Old Tallow ranged far with her dogs and her spear. Her dogs needed to eat, too. They had to have meat to live. They caught mice, flipped them in the air, and crunched their bones. As they weakened, she weakened, though she rose fierce as ever and made her way out into the biting wind. She was on the trail of a bear, she said, with bigger tracks than any she had ever seen. It had not yet gone in to hibernate, but was still fattening itself. On what?

  One day, Old Tallow came back with a handful of mice, which she threw at Mama’s feet.

  “I return,” she cried with the air of a great hunter.

  In spite of their dizzy pain, everyone laughed, even Quill, who suffered terribly from his worst nightmare—nothing to eat. Mama put the mice in the stew pot with some bits of leather, and the whole family choked down the mice-leather stew for strength.

  Day by day, Omakayas could feel everyone growing weaker. Bizheens’s cries, so shrill at first when he suffered hunger pains, had dulled to a whimper. They all smoked kinnikinnick to dull the stabs in their guts. There were days when she hadn’t the strength t
o move and lay still in her blanket, sick and listless. Every night, she tried to dream of an animal, a place to hunt. But even her dream animals had deserted her. Yet always, Old Tallow would rise and spend her day hunting. Wearing only her thin dress and a ragged deer hide, she would drag herself and her spear out the door with a growl and call her dogs, who would always come even though they suffered too. Sometimes she looked like an old oak tree, bent crooked. But as she strained to the hunt she grew lithe and limber as when she was young.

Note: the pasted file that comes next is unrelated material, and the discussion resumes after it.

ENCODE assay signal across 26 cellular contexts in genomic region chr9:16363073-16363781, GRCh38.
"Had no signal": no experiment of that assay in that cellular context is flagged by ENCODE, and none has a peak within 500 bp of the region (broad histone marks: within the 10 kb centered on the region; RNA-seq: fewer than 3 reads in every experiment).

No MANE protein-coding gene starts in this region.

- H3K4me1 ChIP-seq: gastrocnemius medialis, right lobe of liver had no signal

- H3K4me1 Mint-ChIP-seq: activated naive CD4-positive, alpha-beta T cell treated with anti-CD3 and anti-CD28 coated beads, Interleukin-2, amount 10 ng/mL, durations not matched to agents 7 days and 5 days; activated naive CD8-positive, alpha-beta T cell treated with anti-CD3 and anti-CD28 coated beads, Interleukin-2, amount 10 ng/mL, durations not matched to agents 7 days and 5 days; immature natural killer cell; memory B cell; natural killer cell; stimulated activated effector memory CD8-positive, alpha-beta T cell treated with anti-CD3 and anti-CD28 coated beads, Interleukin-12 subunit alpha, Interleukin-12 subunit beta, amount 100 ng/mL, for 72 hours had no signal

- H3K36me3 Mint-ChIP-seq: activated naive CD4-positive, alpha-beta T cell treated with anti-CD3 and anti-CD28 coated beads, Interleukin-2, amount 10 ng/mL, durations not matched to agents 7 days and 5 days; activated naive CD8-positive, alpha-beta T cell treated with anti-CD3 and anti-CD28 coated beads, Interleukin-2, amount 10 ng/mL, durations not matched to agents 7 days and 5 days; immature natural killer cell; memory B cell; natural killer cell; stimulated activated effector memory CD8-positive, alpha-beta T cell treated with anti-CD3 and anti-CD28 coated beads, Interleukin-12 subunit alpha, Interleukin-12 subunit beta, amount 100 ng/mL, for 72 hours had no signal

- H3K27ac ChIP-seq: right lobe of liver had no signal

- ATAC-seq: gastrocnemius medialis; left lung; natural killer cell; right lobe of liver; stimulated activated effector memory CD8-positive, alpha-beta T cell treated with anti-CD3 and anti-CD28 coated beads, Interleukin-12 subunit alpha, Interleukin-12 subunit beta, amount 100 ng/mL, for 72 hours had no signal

“Aaargh,” she would say when she returned each night, warming her hands at the fire. “I can stand the hunger, it is the cold I hate! Somewhere around here, a huge bear is wearing my coat. I mean to have it, tomorrow!”

  Each day, too, Deydey tried to rise. Sometimes he got past Nokomis and stumbled out into the snow, but then he stood, bewildered and discouraged. Although with each day, each dose of balsam tea, his vision recovered just a little, he could still only distinguish the shadows of things. And in this time of aching hunger, he despaired.

  “LaPautre and his big belly would feed us all for a moon!” he said. “I could eat him alive!”

  “Saa! Don’t talk like that!” said Yellow Kettle.

  The dreadful cannibal spirit of the wiindigoo was on the land, the spirit that drove people mad with hunger as it hid the animals and put the fish to sleep. They could all feel its bitter breath.

  That night, Omakayas dreamed at last. In her dream the bear woman, her helper, came to visit her. The bear woman was powerful, with a strange face that was both bear and human. She wore beautiful buckskin clothing. Her paws were silky with long, powerful, curved black claws.

  “I must take one of you,” she said, “but the rest I will allow to live.”

  Omakayas woke in the dark, dizzy and frightened. She could not rise, nor could she compel herself to do so the next morning. It was as though the bear woman had frozen her. She listened to the others in the wigwam. Fishtail was too famished and weak to go out. Yellow Kettle tried to comfort the whimpering Bizheens by giving him one of her makizinan to chew. Deydey was silent and Nokomis could barely drag herself about to keep the fire going. Omakayas managed, at last, to help her grandmother brew swamp tea and balsam tea with melted snow. It was all they had. At least, along with the kinnikinnick, it helped with their stomach cramps. Hours passed, and Omakayas thought perhaps she would describe her dream, but her mind was invaded by dread. Who would the bear woman take? She tried to fall asleep again and find her spirit, tried to offer herself, but now her sleep again was black.